THEY’RE FOOTY’S two most successful clubs – ever – and even though they are on hard times now, Carlton and Essendon have plenty to look back on, says Chief Writer RON REED:
FOR CARLTON fans, the 2018 season drought has been a long time breaking. Eight rounds. But at least when it came on Saturday in the form of a 13-point triumph over Essendon, it was both sweet and symbolic. The rivalry between the Blues and the Bombers goes as far back as it is possible to go, and there are few, if any, that are fiercer, with the possible exception of Carlton and Collingwood. Both clubs were foundation members of the then VFL when it began in 1897, Essendon winning the first premiership. Since then, they have been locked together as the competition’s most successful institutions, each winning 16 flags – although it must be said you need to have been watching footy for a fair while to have been a witness to much of that. As the 21st century has progressed, it has been easy to forget that proud and powerful statistic, which is no doubt why it featured on Carlton’s banner on Saturday. Essendon’s last win was at the turn of the millennium, 2000, and Carlton’s was in 1995 so it is fair to describe the fans of both as long-suffering.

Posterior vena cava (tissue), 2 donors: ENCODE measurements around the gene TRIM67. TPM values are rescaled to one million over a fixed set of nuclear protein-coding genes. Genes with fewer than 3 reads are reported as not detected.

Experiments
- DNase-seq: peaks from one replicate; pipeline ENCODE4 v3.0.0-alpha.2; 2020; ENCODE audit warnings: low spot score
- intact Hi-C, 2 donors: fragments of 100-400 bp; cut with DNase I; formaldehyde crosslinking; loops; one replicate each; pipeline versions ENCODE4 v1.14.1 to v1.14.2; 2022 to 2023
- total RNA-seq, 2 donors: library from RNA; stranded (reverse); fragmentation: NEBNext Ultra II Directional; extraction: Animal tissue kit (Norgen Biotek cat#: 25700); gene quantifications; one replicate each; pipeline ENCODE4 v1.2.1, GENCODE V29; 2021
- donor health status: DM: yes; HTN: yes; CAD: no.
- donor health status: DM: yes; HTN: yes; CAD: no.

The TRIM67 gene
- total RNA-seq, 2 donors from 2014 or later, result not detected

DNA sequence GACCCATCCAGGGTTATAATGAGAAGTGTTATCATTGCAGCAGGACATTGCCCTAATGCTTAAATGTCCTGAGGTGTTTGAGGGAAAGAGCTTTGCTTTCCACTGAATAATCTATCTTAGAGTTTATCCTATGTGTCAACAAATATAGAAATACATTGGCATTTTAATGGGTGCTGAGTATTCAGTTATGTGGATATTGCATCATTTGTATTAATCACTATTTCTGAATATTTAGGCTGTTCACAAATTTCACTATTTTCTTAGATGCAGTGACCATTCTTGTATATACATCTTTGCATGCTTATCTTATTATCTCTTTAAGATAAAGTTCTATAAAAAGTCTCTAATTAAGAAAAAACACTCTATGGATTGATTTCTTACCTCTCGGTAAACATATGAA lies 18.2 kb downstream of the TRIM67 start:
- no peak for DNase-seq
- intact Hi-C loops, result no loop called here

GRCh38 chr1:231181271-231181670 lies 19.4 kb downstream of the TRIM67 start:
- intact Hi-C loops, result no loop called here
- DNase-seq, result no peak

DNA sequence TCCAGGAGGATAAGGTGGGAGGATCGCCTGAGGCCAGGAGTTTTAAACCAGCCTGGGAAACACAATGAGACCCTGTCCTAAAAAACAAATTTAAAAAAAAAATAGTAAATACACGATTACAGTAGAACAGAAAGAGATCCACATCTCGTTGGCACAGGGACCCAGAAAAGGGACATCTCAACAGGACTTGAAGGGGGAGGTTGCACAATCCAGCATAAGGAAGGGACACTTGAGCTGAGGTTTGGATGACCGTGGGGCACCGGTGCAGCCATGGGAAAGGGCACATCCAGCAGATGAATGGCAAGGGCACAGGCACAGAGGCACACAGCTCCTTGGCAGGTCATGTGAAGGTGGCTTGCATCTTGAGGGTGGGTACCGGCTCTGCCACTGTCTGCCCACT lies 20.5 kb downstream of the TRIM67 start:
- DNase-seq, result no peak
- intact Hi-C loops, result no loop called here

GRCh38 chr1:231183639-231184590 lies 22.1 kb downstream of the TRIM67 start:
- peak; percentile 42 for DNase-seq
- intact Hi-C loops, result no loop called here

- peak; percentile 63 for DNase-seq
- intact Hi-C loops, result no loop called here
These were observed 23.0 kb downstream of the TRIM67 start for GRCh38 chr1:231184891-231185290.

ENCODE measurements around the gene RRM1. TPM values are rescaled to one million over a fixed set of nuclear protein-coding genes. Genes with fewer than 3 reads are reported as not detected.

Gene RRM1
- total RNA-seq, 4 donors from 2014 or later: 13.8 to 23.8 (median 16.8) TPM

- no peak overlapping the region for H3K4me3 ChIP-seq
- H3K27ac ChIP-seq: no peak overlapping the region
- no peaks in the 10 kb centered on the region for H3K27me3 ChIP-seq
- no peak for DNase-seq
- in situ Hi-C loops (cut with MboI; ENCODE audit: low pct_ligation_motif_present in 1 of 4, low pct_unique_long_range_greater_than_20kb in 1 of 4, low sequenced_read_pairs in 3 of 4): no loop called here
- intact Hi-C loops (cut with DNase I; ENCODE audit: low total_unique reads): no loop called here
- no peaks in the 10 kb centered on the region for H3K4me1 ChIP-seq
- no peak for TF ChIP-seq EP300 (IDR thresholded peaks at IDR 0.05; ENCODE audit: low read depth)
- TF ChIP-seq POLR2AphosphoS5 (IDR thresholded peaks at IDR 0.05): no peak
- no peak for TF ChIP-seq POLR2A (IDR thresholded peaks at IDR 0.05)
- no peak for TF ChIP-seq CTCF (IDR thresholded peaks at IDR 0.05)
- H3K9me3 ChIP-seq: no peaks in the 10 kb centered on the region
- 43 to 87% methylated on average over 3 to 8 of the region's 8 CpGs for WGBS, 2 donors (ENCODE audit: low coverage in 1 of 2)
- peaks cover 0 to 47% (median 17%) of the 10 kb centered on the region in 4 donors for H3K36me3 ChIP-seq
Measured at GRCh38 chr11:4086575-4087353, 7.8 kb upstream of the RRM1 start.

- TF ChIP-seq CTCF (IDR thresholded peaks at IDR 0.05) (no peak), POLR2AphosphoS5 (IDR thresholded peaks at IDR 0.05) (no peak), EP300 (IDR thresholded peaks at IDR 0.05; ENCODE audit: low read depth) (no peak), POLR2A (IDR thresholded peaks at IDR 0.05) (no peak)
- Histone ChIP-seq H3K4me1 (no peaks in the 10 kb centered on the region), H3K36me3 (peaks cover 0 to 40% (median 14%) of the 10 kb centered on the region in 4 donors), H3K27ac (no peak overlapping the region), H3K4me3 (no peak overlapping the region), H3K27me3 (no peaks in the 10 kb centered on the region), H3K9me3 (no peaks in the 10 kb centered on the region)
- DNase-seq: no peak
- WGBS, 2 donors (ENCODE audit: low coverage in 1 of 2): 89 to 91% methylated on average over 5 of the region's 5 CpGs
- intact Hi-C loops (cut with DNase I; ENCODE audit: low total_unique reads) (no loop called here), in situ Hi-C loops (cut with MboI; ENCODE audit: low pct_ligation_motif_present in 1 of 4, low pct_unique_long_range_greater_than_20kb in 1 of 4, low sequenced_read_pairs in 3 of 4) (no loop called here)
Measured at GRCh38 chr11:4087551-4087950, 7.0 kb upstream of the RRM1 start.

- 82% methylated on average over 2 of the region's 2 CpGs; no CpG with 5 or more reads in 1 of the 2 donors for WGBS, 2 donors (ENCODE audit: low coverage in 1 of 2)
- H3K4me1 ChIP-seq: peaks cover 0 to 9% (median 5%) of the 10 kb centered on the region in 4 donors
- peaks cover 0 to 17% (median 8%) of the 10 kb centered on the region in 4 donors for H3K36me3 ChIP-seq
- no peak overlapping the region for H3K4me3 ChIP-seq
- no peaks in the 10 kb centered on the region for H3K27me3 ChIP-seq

However, the past, distant as it might have been, resonated strongly this time around. During the week, the Bombers held a 25-year reunion of their second last flag in 1993 and on Saturday, the Blues went back twice as far for a 50-year get-together of the survivors of the 1968 flag, when they beat, yes, Essendon, by three points despite kicking one fewer goal in a dour and unspectacular war of attrition. They’re all mostly in their seventies now, if not their eighties, so there was a lot of very grey hair in evidence, if there was any hair at all in some cases.
It could be reasonably argued that this was the most important of all Carlton’s premierships because it kick-started the best era of the club’s history. They had won eight flags previously but none since 1947, which prompted what was then the most controversial recruiting coup in the game’s history, with Ron Barassi lured from Melbourne as captain-coach. It took Barassi four years to turn the ship around but when he did, he made it to three successive grand finals for two flags. The Blues proceeded to make that seven in 20 years in what was virtually a dynasty.